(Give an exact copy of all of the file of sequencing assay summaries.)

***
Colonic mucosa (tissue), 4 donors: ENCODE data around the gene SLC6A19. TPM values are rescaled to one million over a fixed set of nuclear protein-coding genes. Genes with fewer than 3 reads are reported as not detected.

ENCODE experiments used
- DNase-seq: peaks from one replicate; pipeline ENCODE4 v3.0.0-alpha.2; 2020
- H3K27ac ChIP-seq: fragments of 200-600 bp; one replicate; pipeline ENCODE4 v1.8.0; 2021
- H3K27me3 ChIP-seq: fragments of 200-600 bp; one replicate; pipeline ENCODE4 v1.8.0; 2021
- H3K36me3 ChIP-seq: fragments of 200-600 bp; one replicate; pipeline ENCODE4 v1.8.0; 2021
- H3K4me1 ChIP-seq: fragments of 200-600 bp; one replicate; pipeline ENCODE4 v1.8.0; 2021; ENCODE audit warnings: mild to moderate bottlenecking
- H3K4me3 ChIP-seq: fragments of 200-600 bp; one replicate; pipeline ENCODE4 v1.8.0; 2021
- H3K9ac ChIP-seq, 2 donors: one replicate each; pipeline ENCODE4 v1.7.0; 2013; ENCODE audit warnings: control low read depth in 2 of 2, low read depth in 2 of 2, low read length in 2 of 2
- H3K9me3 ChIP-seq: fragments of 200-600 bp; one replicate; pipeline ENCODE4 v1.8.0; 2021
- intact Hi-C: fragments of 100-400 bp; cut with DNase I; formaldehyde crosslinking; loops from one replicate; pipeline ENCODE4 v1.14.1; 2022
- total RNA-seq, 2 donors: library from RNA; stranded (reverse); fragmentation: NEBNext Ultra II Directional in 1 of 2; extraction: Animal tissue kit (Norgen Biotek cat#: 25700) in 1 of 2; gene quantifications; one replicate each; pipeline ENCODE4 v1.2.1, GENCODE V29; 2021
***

Colonic mucosa (tissue), 4 donors: ENCODE data around the gene SLC6A19. TPM values are rescaled to one million over a fixed set of nuclear protein-coding genes. Genes with fewer than 3 reads are reported as not detected.

ENCODE experiments used
- DNase-seq: peaks from one replicate; pipeline ENCODE4 v3.0.0-alpha.2; 2020
- H3K27ac ChIP-seq: fragments of 200-600 bp; one replicate; pipeline ENCODE4 v1.8.0; 2021
- H3K27me3 ChIP-seq: fragments of 200-600 bp; one replicate; pipeline ENCODE4 v1.8.0; 2021
- H3K36me3 ChIP-seq: fragments of 200-600 bp; one replicate; pipeline ENCODE4 v1.8.0; 2021
- H3K4me1 ChIP-seq: fragments of 200-600 bp; one replicate; pipeline ENCODE4 v1.8.0; 2021; ENCODE audit warnings: mild to moderate bottlenecking
- H3K4me3 ChIP-seq: fragments of 200-600 bp; one replicate; pipeline ENCODE4 v1.8.0; 2021
- H3K9ac ChIP-seq, 2 donors: one replicate each; pipeline ENCODE4 v1.7.0; 2013; ENCODE audit warnings: control low read depth in 2 of 2, low read depth in 2 of 2, low read length in 2 of 2
- H3K9me3 ChIP-seq: fragments of 200-600 bp; one replicate; pipeline ENCODE4 v1.8.0; 2021
- intact Hi-C: fragments of 100-400 bp; cut with DNase I; formaldehyde crosslinking; loops from one replicate; pipeline ENCODE4 v1.14.1; 2022
- total RNA-seq, 2 donors: library from RNA; stranded (reverse); fragmentation: NEBNext Ultra II Directional in 1 of 2; extraction: Animal tissue kit (Norgen Biotek cat#: 25700) in 1 of 2; gene quantifications; one replicate each; pipeline ENCODE4 v1.2.1, GENCODE V29; 2021